Evolving Rules of Grammar
Posted by Brian Kelly (UK Web Focus) on 31 January 2013
Is “Why every researcher should sign up for their ORCID ID” Grammatically Incorrect?
Yesterday a post of mine entitled “Why every researcher should sign up for their ORCID ID” was republished on the LSE Impact of Social Sciences blog. The announcement made by @lseimpactblog was subsequently widely retweeted, as illustrated.
It was subsequently pointed out the sentence contained a grammatical error: “every researcher” is singular and therefore shouldn’t be followed by a plural form of the pronoun: “their ORCID ID“. Coincidentally yesterday I came across as tweet which linked to the announcement that “The [University of Washington] Daily adopts gender-neutral pronoun“. I responded to the tweet questioning whether this was a wise decision:
Univ of WA adopts gender neutral pronouns – they as singular pronoun: ow.ly/hgwD6 Surely a thumbs down?
In response it seems that several people were in agreement with the decision taken at the University of Washington that “The Daily will join the efforts of these organizations by implementing gender-neutral language, using “they” as a singular pronoun when applicable“. I received several responses shortly after publishing my tweet:
- It was good enough for Jane Austen! :)
- Meh. It’s been around since at least 1595 – better than ubiquitous ‘he’, generally less clumsy than ‘he/she’, so why not?
- I use ‘they’ as a gender neutral pronoun. Better than s/he surely?
- why? I can live with it for the sake of less gendered conversations (and have been doing it for years anyway)
However one person made the point that:
- I really HATE the use of “they” as a singular pronoun!
I would agree with the view that “Why every researcher should sign up for his/her ORCID ID” is ugly. I also feel that “Why every researcher should sign up for his ORCID ID” is sexist and “Why every researcher should sign up for her ORCID ID” seeks to make a political point which, although I might be sympathetic towards, will distract from the purpose of the sentence.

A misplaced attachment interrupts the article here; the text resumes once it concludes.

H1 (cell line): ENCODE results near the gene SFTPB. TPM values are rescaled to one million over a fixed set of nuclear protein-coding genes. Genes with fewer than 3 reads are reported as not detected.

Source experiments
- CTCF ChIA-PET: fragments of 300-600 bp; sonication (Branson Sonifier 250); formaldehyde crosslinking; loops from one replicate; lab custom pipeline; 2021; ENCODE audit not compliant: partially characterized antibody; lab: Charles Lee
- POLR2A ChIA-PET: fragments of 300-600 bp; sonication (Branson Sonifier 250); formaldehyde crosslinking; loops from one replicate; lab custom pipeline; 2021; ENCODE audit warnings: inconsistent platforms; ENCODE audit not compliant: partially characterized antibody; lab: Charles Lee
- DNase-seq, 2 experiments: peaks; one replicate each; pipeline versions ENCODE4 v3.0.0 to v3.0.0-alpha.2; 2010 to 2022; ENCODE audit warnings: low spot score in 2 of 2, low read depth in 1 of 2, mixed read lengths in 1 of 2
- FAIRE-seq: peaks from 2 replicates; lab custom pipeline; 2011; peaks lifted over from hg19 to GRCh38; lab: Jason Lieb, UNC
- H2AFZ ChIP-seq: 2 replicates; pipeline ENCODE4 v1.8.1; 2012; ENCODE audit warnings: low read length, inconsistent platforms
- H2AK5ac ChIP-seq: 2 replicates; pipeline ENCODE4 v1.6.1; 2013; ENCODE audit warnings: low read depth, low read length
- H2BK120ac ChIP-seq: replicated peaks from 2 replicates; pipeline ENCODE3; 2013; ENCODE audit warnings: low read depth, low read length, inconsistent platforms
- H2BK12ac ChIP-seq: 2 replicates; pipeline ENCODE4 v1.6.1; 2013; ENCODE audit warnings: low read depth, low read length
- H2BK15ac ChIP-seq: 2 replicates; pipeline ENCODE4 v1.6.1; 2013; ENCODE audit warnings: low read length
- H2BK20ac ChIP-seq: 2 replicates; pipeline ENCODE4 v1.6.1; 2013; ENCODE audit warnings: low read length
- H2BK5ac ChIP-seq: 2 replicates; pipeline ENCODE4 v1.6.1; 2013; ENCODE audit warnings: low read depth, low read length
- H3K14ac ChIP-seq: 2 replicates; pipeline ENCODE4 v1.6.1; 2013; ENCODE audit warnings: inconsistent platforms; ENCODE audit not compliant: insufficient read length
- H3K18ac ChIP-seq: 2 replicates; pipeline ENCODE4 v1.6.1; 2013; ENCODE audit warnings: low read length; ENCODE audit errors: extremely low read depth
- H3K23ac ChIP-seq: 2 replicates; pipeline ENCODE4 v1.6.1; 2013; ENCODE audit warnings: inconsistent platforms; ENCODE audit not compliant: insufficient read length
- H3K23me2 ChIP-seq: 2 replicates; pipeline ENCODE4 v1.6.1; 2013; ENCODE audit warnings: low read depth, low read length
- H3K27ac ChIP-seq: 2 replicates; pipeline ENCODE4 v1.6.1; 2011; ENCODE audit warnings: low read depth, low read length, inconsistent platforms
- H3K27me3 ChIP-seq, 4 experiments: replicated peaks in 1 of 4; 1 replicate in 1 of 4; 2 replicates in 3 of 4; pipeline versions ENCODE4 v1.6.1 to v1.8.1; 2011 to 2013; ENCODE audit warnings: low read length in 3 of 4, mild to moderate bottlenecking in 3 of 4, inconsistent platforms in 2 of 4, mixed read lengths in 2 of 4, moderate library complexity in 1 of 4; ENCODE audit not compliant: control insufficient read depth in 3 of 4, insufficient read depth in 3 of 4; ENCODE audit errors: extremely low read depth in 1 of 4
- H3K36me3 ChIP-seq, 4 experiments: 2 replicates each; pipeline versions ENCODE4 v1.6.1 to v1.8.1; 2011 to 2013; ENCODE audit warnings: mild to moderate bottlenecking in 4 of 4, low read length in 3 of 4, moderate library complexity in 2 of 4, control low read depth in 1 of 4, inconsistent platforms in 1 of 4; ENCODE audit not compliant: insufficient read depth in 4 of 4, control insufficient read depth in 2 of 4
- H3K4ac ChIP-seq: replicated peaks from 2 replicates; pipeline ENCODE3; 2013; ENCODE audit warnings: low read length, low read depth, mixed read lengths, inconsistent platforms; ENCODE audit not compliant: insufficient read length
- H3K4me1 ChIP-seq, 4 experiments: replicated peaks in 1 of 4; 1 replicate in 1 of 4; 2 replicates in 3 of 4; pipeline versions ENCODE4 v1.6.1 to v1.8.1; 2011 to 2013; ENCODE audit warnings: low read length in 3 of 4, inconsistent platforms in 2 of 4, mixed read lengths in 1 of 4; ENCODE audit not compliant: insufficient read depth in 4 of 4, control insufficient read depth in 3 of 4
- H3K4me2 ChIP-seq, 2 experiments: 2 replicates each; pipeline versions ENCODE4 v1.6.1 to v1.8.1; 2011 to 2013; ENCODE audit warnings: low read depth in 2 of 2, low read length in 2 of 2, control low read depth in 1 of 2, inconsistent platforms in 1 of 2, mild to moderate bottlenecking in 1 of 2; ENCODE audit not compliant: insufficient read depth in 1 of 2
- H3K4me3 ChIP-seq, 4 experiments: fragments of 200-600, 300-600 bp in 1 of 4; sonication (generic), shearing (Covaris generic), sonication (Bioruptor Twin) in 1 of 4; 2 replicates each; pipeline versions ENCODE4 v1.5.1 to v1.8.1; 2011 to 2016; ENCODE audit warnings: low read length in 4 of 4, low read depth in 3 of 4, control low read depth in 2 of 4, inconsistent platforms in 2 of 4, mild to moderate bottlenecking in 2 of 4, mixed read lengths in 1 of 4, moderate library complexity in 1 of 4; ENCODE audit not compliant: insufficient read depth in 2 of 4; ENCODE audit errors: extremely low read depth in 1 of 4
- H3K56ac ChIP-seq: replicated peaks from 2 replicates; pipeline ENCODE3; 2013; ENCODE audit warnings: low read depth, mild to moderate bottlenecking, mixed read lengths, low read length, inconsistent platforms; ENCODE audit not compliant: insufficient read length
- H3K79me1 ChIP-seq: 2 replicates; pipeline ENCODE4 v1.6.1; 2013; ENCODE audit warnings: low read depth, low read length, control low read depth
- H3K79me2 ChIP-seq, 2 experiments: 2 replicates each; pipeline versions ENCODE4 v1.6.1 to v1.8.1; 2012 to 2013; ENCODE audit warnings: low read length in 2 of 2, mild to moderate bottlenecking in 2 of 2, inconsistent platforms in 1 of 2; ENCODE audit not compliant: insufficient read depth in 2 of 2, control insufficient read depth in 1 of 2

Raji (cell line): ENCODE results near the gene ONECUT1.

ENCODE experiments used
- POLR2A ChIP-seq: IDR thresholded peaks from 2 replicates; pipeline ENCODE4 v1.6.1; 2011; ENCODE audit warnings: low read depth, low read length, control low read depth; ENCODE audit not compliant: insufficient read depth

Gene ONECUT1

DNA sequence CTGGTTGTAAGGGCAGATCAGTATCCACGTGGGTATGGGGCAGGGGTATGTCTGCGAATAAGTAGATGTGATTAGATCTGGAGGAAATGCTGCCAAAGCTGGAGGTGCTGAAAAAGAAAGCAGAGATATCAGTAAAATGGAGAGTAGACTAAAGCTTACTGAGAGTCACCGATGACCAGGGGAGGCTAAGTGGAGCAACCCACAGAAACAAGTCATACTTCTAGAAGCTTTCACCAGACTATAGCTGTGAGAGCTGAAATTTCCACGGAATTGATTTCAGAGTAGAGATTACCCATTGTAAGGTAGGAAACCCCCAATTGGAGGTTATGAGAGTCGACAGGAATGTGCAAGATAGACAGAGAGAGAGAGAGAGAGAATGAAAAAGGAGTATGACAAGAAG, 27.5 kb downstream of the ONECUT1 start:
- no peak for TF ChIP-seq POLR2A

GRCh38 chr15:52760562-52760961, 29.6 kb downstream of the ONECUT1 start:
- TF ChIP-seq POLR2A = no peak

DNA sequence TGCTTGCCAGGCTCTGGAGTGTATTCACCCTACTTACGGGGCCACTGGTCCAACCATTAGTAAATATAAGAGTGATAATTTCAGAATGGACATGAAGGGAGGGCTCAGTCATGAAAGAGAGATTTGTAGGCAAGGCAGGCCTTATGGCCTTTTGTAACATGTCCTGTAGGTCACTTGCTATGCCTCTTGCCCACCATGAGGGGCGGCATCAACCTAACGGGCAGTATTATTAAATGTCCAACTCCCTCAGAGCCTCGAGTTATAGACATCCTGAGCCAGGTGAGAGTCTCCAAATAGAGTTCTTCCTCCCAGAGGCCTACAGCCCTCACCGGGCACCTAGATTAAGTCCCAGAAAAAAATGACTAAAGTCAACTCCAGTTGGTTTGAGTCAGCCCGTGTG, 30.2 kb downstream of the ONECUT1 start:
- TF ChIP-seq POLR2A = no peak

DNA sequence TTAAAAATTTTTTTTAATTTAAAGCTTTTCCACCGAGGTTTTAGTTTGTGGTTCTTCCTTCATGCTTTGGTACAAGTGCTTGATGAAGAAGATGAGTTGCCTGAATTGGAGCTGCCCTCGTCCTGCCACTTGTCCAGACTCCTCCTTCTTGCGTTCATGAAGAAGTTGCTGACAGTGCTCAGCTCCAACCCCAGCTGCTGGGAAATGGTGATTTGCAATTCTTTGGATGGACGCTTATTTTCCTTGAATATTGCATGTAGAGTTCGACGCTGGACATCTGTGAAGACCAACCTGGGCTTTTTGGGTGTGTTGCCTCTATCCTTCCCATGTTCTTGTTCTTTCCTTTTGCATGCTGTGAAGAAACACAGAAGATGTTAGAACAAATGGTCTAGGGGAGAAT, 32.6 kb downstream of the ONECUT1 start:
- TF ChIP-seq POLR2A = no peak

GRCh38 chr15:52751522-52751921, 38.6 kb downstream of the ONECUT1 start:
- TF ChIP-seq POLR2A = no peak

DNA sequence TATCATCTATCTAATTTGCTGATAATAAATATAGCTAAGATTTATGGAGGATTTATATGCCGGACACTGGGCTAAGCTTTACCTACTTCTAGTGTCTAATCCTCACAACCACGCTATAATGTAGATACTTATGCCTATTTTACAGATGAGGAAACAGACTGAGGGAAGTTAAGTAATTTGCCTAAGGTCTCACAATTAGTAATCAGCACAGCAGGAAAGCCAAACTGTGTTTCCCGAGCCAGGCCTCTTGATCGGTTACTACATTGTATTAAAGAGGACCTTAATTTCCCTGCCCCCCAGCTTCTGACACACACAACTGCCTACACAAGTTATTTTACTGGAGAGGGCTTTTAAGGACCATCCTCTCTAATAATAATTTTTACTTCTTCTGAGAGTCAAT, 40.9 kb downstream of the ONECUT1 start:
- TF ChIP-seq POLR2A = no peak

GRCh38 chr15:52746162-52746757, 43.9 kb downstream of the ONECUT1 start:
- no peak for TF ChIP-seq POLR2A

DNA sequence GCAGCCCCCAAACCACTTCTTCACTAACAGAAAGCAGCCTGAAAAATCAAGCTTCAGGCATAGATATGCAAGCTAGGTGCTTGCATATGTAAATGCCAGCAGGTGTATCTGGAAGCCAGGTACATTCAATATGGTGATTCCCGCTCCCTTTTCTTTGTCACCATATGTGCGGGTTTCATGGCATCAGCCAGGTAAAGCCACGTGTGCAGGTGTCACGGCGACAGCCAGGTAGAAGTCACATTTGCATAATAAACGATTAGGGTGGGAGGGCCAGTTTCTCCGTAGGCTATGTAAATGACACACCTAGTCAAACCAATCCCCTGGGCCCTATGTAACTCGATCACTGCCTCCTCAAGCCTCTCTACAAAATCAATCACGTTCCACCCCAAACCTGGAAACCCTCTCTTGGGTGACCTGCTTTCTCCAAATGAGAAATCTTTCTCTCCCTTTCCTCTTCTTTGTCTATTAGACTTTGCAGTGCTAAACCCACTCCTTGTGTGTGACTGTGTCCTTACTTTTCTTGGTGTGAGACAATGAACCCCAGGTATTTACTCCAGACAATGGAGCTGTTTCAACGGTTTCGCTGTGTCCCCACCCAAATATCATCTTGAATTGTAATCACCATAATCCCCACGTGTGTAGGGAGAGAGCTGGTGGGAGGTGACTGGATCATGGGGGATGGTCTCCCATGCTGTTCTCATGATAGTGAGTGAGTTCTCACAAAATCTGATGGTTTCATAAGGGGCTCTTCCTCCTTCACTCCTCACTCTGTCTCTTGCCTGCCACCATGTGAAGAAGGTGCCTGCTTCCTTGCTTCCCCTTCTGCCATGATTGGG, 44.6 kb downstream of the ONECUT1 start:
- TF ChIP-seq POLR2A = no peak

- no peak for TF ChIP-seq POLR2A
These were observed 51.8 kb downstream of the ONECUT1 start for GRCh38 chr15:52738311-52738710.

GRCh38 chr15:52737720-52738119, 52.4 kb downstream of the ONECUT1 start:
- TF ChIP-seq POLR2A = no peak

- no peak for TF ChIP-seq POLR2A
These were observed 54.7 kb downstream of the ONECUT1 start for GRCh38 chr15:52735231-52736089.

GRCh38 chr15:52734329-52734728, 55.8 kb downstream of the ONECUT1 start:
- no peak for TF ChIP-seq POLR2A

In light of the comments and subsequent discussion on Twitter this morning I now realise that I agree that this construct is now acceptable. However as a comment made on the English StackExchange forum put it:
It’s not ungrammatical per se on the basis of analysis of actual usage using reasonable linguistic methods. But use it at your own risk of being criticized by the self-righteous but misinformed.
The question seems to no longer a question of one’s understanding correct and incorrect language use but one’s willingness to potentially alienate the “self-righteous but misinformed“. And note that before anyone suggests that there is no such things as incorrect language use I’ll highlight a tweet I saw this morning which provided an ironical perspective on language misuse:
Somewhere, someone who writes “should of” instead of “should have” gets paid more than me.
The particular example discussed in this post clearly has ‘political’ connotations as one form which was popular in the past makes 50% of the population invisible (it was interesting to observe, y the way, that 4 of the 5 initial responses were from women). It would be possible to sidestep such controversy by restructuring the sentence e.g. “Why all researcher should sign up for an ORCID ID” or “Why all researchers should sign up for their ORCID ID“. But what about the more general question regarding changing rules of grammar?
“Data Is” or “Data Are”?
As recorded in a Storify summary of the subsequent Twitter discussion, last year a reviewer of a paper which asked “Can Linkedin and Academia.edu Enhance Access to Open Repositories?” commented that:
“the word ‘data’ is still a plural noun, no matter how many times people may erroneously use it in the singular“
Myself and my co-author Jenny Delasalle disagreed and the paper was published containing the sentence:
As described by Delasalle  the data for Academia.edu was obtained by entering the institution’s name in the search box; the number of entries were then displayed
But what if reviewers or editors insist that text must conform with specific house rules in order for a submitted article to be published? Should one’s approach to writing and grammar be based on one’s own views on what is appropriate or on what may be appropriate for the readers? And if that latter, whose opinions should one prioritise: the editors and reviewers or general readers?
It seems to me that it can be helpful to gauge opinion on such matters. I have therefore set up two surveys to solicit views on whether the following grammatical constructs are felt to be appropriate in scholarly works: “Anyone who loves the English language should have a copy of this book in their bookcase” and (b) “The data was obtained from an online survey“.
I invite responses to the survey and comments on this topic.